Jeremy Côté

Teleport With Intention

I’m on the phone with my grandfather, but I’m also in a battle against my own mind. My laptop screen is on my left and my smartphone is on my right, both appealing to check. I can feel my resolve crumbling. My fingers drum on the desk, and I have to physically turn away from the screens in front of me.

“Say that again, Grandpa?” I ask, having missed the last bit of the conversation.

This happens more often than I’d like to admit. Instead of giving him my full attention for twenty minutes, I fracture my focus: Part of it is on our conversation, while another part is on a screen.

Knowing that I could just wait until after our conversation brings no relief. I still feel the urge to fill in this time with something else. And without fail, I’m disappointed in myself after each time I succumb to the urge.

I want to have a conversation with him where I’m not also checking my email or reading a newsletter. I want to give him the magical gift of conversation, not this crude imitation of one where I’m barely there.

I think about this a lot. I’ll be able to check my email and read newsletters forever. I won’t be able to speak with my grandfather forever. Each time I give into my desire to be on a screen while speaking with him, I degrade the quality of one of a dwindling number of remaining conversations.

This feeling happens more than just in conversations with my grandfather. I notice it when I’m stuck at work, when I’m trying to focus on a book, or when I have a moment of silence from the barrage of information I encounter each day. I notice it when I’m in virtual meetings or online calls with my friends. I notice it as I’m writing this essay.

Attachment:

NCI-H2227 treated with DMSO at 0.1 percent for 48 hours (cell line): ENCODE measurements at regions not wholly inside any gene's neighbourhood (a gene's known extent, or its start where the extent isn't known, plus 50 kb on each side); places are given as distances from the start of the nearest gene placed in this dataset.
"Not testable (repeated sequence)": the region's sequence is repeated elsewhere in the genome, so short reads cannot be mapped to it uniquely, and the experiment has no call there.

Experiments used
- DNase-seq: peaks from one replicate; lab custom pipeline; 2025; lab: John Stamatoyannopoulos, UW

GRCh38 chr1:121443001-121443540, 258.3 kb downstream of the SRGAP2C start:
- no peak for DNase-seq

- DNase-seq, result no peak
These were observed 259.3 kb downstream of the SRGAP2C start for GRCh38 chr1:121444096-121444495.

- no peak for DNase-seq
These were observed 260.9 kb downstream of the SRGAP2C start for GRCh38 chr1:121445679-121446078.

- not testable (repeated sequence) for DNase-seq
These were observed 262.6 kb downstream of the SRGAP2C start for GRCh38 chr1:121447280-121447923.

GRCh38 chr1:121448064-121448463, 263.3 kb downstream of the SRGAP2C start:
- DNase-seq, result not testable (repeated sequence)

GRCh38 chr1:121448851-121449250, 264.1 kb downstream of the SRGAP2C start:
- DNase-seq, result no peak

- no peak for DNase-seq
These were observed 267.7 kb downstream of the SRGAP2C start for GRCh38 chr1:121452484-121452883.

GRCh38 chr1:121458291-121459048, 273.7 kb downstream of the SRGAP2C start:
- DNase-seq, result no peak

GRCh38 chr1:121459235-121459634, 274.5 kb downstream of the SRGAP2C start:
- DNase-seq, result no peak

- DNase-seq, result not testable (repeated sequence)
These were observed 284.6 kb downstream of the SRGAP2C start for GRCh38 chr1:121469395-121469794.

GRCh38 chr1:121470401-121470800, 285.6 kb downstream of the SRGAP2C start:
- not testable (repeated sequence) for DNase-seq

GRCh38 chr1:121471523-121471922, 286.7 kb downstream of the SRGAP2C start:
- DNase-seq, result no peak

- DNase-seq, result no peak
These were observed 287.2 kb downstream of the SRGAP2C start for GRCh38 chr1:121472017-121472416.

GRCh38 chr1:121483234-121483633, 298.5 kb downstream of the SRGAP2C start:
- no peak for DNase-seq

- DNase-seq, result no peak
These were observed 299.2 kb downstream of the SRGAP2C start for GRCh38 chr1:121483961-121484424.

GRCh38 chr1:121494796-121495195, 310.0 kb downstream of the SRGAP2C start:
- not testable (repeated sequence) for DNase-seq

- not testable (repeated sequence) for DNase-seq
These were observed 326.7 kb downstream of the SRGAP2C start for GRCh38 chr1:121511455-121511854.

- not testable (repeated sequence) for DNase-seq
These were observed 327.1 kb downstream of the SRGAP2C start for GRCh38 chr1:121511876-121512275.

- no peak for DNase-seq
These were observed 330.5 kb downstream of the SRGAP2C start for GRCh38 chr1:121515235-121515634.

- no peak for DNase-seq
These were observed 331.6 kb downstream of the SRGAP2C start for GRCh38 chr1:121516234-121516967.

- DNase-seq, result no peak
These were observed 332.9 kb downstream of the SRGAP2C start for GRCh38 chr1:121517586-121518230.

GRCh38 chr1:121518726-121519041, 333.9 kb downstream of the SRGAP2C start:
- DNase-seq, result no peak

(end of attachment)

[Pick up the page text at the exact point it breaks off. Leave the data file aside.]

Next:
In short, I feel the urge to teleport.

I heard this term from Craig Mod1, who wrote about it in the context of smartphones, which facilitate teleportation. I’d summarize Craig’s position as: Teleport intentionally.

Don’t remove yourself from the present moment just because it’s uncomfortable.

Don’t inject extra novelty or stimulus into your day just because you’re bored.

Don’t disengage from conversations by letting your mind wander away from your present.

To be clear, teleporting can be useful! It’s a tool that allows us to daydream, to imagine the future and be creative.

But I don’t want to teleport unintentionally. I want to keep my focus directed in the present, not scattered on the winds of my whims. I don’t want to teleport away from my conversations, and I don’t want to give into the urge to fracture my attention just because I’m in a difficult moment.

The present moment is where I work2, where I connect with others, and where I live. Each time I teleport without intention, I degrade the quality of my present.

So when I’m on call with a friend or my grandfather and feel the urge to open up a new browser tab, I tell myself:

Don’t teleport.

  1. As Craig mentions in his Ridgeline essay, he wrote another longer one about being bored during his walks across Japan

  2. This is part of the reason why I never run with music.